NASA and Google have broadened an existing partnership to help local governments improve their monitoring and prediction of air quality for better decision making.
The expanded collaboration looks to develop advanced machine learning-based algorithms that link NASA data with Google Earth Engine data streams to generate high-resolution air quality maps in near real-time.
“We’re thrilled about our partnership with NASA to make daily air quality more actionable at a local level,” said Rebecca Moore, director at Google Earth, Earth Engine and Outreach at Google.
“Environmental insights, like high resolution air quality maps, can be useful tools for cities and community organizations who can take action on climate and health in their neighborhoods,” Moore said. “This scientific research partnership with NASA will help us improve the resolution, validation and the usefulness, of air quality maps in both space and time — giving everyone more data for decisions towards cleaner air.”
According to the World Health Organization, air pollution is responsible for about 7 million deaths worldwide each year.
“The World Bank has estimated that the global cost of health damages from air pollution is $8.1 trillion, with people in low- and middle-income countries most affected,” said Christoph Keller, a Morgan State University senior research scientist who works with NASA’s Goddard Space Flight Center and is the lead developer of the GEOS Composition Forecasting (GEOS-CF) system. “Mitigating these impacts requires free access to high-quality, high-resolution air quality information in near real-time, which this partnership will provide,” he added.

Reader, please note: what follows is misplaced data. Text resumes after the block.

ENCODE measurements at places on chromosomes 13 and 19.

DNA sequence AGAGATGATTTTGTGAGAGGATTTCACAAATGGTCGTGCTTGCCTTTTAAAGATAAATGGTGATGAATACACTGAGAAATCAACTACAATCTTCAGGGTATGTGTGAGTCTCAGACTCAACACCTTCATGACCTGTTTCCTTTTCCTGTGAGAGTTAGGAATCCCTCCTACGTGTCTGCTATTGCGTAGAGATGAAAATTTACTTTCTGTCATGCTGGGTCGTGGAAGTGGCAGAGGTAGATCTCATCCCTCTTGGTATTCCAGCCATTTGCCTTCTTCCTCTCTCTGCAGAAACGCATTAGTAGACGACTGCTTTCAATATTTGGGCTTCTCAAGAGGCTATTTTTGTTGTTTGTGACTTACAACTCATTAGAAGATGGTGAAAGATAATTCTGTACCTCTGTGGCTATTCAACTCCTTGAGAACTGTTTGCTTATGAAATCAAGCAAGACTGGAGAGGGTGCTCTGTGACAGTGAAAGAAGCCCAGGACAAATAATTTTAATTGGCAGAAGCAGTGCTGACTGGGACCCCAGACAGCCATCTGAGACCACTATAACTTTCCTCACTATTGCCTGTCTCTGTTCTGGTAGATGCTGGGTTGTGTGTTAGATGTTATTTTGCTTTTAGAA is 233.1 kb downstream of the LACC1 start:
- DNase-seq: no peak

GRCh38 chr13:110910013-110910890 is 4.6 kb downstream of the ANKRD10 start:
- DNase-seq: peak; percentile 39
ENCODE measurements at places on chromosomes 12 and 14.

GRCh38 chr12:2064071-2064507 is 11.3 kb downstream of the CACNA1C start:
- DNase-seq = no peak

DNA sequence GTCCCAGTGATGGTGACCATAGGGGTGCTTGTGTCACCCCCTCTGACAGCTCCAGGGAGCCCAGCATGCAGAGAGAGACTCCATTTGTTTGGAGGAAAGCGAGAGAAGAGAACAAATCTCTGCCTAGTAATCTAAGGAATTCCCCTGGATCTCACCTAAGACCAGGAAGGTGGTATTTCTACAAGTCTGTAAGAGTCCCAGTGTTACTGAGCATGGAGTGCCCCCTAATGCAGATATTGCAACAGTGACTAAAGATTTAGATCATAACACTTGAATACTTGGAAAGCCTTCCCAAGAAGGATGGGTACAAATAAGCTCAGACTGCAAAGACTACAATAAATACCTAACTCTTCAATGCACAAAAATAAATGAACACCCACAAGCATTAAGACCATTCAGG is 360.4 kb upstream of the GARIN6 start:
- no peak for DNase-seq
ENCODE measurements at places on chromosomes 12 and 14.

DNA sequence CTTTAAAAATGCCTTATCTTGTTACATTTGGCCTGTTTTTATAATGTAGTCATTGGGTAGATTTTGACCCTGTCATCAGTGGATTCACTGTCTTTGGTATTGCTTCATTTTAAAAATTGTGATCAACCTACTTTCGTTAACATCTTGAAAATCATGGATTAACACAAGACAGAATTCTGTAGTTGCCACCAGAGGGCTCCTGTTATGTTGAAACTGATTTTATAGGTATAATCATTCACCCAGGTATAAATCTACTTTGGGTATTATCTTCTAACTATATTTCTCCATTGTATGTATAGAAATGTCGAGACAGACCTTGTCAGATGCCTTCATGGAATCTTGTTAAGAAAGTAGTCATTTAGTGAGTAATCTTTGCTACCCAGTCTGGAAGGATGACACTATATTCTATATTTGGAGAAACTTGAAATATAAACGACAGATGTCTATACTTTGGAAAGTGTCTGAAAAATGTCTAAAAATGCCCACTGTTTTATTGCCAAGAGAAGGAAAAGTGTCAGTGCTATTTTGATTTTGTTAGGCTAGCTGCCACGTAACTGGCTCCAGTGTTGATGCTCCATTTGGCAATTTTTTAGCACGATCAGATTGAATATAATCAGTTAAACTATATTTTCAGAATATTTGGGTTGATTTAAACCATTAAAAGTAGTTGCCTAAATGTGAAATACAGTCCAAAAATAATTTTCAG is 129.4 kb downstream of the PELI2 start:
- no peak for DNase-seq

NASA and Google’s 2-year Annex Agreement, signed on July 1, builds on existing research and collaboration under an ongoing Space Act Agreement. The Agreement’s goal is to enhance NASA science data discovery, access and usability through storage and sharing of data on the Google Cloud Platform and Google Earth Engine.
This expanded collaboration leverages NASA and Google’s technical expertise and data to make information about daily air quality monitoring and forecasts more usable for cities and local communities and inform their climate action and air quality management efforts. The results will create city-scale, near real-time estimation and forecasting of harmful pollutants, such as nitrogen dioxide and fine particulate matter.
To accomplish this, as a first step, Google has incorporated two new NASA data sets into the Earth Engine Catalogue that are automatically updated daily. These include data from the NASA Goddard Earth Observing System Composition Forecasts (GEOS-CF) and Modern-Era Retrospective analysis for Research and Applications, Version 2 (MERRA-2). These provide satellite observations of pollutants to help map and predict regions with poor air quality.
Aligning with NASA’s free and open data policy, NASA and Google will make all products, algorithms, workflows, case studies, and tutorials developed as part of this partnership free and open to the public.
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